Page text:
Greg Toler's groin. So this guy's been hurt forever. He finally returns to the starting lineup, and I think I could've outrun him. Toler was clearly injured. He gave up a huge pass to Dwayne Bowe (and tried to strip him instead of tackling him, leading to an even bigger gain). Then, he let Donnie Avery run right past him for a huge play. Toler never had a chance on that one. He was truly a liability out there, and it floors me that Indy kept him out there for so long. In other groin news, I don't think Vontae Davis was 100% healthy either. But then again...

At least they weren't the Chiefs. The Chiefs built a huge lead, but they kept losing ground and personnel. Jamaal Charles went out early. Donnie Avery left the game. Justin Houston left the game. Brandon Flowers left the game. Knile Davis (the backup running back) left the game. Losing key players clearly hurt KC. Let's pretend the Chiefs didn't blow a huge lead and won. Who would've played next week?

Speed it up. On their first drive, the Colts pushed the pace, getting up to the line of scrimmage quickly and letting Luck make calls at the line of scrimmage. They continued doing it that way for most of the game, making everyone wonder why they didn't just commit to the strategy earlier in the season.

Trent Richardson. One carry, one fumble. Richardson's turnover was a catalyst for the huge hole the Colts found themselves in. He didn't see much time on the field after that, and he never touched the ball again. I think fans are done waiting for this guy. Oddly enough, I had a dream Friday night that Richardson ran for 150 yards against Kansas City. Some dreams don't come true, kids.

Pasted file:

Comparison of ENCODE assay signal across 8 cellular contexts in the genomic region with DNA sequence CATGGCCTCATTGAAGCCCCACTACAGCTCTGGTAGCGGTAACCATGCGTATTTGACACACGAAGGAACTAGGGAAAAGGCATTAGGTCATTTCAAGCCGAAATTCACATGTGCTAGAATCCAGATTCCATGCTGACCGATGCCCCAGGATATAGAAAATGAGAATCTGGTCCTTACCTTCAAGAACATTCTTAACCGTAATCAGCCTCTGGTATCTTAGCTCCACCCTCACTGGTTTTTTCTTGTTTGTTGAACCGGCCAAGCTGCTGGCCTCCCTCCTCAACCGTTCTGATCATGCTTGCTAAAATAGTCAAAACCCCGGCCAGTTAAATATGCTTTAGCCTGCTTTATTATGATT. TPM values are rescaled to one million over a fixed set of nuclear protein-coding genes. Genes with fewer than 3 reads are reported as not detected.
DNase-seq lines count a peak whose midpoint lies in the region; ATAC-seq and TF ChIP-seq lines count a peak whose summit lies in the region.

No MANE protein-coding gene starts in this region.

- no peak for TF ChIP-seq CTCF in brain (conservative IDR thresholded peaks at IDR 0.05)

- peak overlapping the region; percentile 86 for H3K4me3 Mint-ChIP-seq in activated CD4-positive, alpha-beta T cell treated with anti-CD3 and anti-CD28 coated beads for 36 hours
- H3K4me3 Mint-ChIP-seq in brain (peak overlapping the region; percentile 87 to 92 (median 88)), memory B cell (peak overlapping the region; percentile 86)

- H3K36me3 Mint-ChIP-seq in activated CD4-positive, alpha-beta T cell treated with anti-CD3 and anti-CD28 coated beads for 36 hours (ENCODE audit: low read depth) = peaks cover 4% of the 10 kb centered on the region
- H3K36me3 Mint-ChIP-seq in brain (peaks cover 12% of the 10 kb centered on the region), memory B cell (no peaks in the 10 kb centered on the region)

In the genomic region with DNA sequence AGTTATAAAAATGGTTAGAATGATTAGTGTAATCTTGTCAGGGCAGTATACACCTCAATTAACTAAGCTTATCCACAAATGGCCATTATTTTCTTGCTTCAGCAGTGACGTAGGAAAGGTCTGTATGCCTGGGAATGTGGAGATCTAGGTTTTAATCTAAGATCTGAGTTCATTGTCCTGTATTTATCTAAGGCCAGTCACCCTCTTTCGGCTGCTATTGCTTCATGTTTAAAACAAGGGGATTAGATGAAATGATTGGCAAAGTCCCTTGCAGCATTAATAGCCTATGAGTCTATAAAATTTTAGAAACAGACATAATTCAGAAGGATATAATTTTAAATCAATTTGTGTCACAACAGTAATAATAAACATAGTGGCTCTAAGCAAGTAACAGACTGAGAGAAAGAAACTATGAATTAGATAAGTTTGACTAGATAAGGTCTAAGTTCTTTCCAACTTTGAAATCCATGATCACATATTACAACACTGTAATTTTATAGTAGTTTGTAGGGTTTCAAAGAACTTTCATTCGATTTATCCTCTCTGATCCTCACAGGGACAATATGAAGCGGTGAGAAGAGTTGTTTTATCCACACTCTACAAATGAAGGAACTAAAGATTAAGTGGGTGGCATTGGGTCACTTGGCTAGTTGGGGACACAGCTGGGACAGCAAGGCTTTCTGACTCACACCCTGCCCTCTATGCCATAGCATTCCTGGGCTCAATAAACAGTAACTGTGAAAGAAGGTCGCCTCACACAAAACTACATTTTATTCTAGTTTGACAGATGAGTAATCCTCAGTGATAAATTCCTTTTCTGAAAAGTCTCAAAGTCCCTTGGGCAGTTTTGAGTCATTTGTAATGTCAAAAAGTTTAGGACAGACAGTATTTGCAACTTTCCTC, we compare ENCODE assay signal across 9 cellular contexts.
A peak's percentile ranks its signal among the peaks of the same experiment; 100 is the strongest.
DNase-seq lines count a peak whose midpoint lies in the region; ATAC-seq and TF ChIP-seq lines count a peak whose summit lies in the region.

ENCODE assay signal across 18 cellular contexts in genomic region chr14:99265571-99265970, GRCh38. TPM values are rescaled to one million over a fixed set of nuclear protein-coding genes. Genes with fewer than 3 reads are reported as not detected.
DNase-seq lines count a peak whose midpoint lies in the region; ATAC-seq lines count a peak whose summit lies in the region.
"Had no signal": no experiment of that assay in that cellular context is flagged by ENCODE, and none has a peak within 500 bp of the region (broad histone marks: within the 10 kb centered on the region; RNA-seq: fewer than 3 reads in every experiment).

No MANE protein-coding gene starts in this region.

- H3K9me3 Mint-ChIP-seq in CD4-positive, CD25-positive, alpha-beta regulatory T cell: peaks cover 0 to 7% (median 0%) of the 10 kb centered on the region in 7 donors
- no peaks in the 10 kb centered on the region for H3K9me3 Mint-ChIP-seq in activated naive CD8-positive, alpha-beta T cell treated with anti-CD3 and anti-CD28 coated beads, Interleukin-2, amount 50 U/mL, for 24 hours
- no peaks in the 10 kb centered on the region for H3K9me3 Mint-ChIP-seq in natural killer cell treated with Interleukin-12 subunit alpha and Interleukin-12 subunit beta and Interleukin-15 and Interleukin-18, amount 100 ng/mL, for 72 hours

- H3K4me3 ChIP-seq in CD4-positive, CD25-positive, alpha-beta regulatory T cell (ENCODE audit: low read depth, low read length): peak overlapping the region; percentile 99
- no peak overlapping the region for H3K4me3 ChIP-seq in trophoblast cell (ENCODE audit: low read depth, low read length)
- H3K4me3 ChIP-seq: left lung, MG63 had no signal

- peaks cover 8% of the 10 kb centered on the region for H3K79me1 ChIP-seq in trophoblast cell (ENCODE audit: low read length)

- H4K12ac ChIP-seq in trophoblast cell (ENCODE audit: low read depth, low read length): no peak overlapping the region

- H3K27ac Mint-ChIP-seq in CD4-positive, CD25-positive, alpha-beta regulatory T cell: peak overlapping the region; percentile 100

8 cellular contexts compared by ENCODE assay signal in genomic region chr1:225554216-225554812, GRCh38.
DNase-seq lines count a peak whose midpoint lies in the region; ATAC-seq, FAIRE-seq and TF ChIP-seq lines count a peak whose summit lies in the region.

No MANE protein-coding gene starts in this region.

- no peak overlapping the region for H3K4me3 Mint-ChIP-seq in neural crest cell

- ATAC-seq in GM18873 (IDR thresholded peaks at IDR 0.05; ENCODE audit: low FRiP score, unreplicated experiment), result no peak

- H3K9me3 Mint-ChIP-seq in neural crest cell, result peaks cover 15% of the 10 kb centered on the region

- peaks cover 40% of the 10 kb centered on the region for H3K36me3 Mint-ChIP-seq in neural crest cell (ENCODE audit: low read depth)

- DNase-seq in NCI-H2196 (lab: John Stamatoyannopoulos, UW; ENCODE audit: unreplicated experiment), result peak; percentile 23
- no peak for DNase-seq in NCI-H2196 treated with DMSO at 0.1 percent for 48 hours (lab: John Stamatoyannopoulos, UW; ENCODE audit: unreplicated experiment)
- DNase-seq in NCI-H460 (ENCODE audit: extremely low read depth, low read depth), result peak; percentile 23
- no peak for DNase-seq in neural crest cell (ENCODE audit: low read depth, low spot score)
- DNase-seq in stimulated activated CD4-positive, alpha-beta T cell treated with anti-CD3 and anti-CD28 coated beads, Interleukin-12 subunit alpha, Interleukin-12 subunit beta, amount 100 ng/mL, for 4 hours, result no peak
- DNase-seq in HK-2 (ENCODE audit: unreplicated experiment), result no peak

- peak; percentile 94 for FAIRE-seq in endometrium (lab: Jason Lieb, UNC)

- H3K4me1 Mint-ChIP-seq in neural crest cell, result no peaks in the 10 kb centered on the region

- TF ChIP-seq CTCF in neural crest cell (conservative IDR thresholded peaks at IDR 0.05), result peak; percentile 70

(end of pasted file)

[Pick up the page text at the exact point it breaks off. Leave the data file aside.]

The turnover battle. The Colts lost it. Badly. Luck gave away three interceptions, and each one felt like a soul-crushing turnover at the time. Richardson fumbled before the game got truly ugly. In the end, Indy was -3 in turnover differential. This is a team that prides itself on taking care of the ball and almost always wins the turnover battle. If you're the Chiefs, and you're up 38-10 at one point and force four turnovers, how do you lose the game? That's a question Chiefs fans will be asking for a long time.

Are the Colts the Chiefs' Patriots? As a Colts fan, I've had a quasi-irrational hatred of the New England Patriots for a long, long time. It's not just because they won three Super Bowls or because Tom Brady is an underwear model disguised as a quarterback. My dislike for the Pats goes back to a pair of crushing playoff losses in back-to-back seasons. I wonder if that's how Chiefs fans feel about the Colts. I thought back to the "Lin Elliott Game" in which the KC kicker missed three field goals, leading to a 10-7 win by the Colts at Arrowhead. The Chiefs were the top seed that year. His Wikipedia entry is kind of heartbreaking. During the 2003-2004 season, the Chiefs--the No. 2 seed--lost at home again to the Colts in a game in which neither team punted. And--I nearly forgot this one--the Colts beat them during their Super Bowl run. So basically, it doesn't matter if the quarterback is Jim Harbaugh, Peyton Manning, or Andrew Luck--the Colts have your number, KC.

Hold your breath. The Colts blew a coverage late in the game, allowing running back Cyrus Gray to get wide open down the right sideline. Alex Smith, who'd been on target for most of the day, overthrew him.

Take a knee, take a bow. After a hard-fought defensive stand, the Colts offense took the field in the victory formation. Luck took three knees, the clock ran out, and the Colts completed one of the most unlikely comebacks in NFL history.

Destination unknown...for now. Will it be New England or Denver? We won't know until the Chargers-Bengals game Sunday afternoon. If the Chargers beat the Bengals, then Indy books a trip to visit the Patriots. If the Bengals win, the Colts head to the Mile High City to take on the Broncos. I hear their quarterback is pretty good.